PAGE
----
It was Muhammad Ali — who, despite his unabashed bigotry, just recently had an airport (Louisville’s) named after him.

Such double standards indicate that, aside from the aim of destroying Western heritage, driving this cultural revolution isn’t mainly a desire to purge “white racism”; driving it, in part, is racism against whites.

Moreover, when cultural revolutionaries say something must go because it’s “insensitive,” we should ask: insensitive to what?

For example, the once-popular Amos ‘n’ Andy show (video clip below) was pulled from TV in 1966, under pressure from the NAACP, because it supposedly advanced racial stereotypes.

Of course, the show’s two main characters, George “Kingfish” Stevens and Andy Brown, reflected stereotypes. Yet did the show itself in its entirety? Note that most all the program’s characters were black, including its judges, policemen, and businessmen — and virtually all were articulate, intelligent, and dignified.

Moreover, while Kingfish and Andy were uneducated and doltish, so was Ed Norton on the Honeymooners, and his friend Ralph Kramden (the two were white and the main characters) also often played the buffoon. This is a comedy staple.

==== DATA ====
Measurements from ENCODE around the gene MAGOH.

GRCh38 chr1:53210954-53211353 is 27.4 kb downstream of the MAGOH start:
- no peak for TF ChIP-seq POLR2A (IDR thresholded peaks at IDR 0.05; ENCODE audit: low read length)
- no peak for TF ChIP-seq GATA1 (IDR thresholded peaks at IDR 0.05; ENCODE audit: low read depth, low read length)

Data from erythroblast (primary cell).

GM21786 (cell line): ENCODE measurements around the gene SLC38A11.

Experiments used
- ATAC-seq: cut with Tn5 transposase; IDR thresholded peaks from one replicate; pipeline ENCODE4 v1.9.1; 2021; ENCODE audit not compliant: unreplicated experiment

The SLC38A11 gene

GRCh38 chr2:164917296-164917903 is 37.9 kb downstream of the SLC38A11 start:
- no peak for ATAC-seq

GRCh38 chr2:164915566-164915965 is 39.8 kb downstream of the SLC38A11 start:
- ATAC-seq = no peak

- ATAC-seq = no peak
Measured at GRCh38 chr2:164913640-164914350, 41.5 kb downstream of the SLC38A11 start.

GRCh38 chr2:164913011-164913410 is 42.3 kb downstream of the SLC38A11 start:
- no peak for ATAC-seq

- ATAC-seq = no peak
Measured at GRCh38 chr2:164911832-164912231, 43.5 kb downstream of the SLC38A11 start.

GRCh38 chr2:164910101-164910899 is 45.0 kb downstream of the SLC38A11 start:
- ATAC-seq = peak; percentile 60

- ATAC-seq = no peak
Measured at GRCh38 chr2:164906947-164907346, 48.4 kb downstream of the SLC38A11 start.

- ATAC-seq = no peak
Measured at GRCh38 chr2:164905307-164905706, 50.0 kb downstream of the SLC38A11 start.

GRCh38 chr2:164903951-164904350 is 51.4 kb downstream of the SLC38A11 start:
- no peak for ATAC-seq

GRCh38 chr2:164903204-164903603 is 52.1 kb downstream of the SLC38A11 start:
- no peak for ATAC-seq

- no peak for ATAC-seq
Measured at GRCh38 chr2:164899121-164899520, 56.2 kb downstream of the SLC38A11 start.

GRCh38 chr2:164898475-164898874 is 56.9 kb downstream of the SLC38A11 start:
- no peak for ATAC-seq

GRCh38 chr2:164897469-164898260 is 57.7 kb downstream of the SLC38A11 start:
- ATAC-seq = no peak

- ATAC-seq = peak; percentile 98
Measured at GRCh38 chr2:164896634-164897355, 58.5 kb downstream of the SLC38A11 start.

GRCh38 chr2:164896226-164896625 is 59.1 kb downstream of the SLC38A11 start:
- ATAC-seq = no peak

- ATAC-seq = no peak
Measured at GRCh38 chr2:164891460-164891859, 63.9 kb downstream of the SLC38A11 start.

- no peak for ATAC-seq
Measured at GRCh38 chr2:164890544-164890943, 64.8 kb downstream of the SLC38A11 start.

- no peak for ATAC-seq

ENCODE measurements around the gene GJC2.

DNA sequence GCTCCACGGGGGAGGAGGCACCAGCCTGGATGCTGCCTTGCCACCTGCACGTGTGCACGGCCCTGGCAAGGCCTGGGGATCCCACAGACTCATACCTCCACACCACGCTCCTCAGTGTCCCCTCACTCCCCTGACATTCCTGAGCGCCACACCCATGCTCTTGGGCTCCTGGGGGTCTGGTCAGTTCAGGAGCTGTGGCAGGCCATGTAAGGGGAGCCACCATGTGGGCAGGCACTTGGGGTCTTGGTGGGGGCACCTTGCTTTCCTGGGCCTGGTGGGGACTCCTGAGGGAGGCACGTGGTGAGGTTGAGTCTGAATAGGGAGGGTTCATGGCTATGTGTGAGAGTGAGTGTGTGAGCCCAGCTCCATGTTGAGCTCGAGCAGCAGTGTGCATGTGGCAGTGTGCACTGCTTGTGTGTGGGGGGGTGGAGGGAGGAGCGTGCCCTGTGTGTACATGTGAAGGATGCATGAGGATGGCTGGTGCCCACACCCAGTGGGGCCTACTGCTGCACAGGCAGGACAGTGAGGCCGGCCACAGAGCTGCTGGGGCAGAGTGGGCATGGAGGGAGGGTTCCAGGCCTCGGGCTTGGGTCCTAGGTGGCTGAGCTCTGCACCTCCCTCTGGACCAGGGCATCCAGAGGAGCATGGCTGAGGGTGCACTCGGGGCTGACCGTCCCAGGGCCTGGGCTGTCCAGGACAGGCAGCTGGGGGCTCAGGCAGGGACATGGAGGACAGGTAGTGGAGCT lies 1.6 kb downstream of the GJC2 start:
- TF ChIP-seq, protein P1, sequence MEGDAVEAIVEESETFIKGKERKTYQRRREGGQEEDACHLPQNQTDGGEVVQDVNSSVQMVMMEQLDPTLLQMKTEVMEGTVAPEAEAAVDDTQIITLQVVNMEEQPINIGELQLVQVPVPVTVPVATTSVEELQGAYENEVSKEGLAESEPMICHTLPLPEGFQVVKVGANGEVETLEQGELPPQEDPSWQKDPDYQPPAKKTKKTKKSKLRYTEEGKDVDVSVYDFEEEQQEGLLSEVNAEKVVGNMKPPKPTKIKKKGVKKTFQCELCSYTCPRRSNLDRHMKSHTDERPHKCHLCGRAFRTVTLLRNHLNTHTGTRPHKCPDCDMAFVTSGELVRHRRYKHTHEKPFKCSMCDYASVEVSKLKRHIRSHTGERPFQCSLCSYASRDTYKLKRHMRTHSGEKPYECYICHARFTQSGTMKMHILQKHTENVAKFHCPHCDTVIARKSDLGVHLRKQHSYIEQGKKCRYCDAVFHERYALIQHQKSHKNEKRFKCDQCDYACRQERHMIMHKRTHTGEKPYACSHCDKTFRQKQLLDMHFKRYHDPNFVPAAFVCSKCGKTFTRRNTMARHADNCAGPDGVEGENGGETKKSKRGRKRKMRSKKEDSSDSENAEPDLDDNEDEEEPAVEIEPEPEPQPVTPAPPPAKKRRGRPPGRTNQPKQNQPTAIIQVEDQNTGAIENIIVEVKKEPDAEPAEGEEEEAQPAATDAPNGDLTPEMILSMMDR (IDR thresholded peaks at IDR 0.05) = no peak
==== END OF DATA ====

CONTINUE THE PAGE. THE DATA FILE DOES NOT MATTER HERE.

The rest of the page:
But then there’s moral blindness. The cultural revolutionaries say nothing about the “gangsta’” black image — with the baggy pants, tattoos, ghetto speaking style, and corrupt sense of morality — widely portrayed today in shows, movies, and music. Yet has this not become a stereotype?

And is this or Amos ‘n’ Andy more destructive to black kids? I laughed at Ed Norton, but never wanted to emulate him. Likewise, do you think black kids sat around in the late ‘50s saying, “Hey, I want to be like Kingfish!”?

The gangsta’ persona is a different story (as is James Bond), however. Kids emulate what’s portrayed as cool.

But the greatest danger the cultural revolution poses isn’t that we could lose Bond or Blazing Saddles, which don’t exactly portray great virtue. It’s that targeted also are works that may.

The Federalist reported in 2016 that, reflecting a wider trend, Yale University students were “protesting having to read Shakespeare and Chaucer in British literature classes because they are ‘white male authors.’” And some critics contend that a proposed California bill could have banned the Bible.

This is not surprising. With the standard being that anything even slightly incongruent with modern leftist values must be purged, what older work could possibly make the cut?

At the same time, the self-righteous, morally relativistic cultural revolutionaries have no problem with the vulgarity, sexuality, and mindless violence — the rampant vice — in today’s entertainment. In fact, they actually celebrate it.

This is yet another reason to dismiss their complaints with laughter. For that they’re passionate and persistent warrant no respect. After all, the Devil has his standards, too.

Image: kgtoh / iStock / Getty Images Plus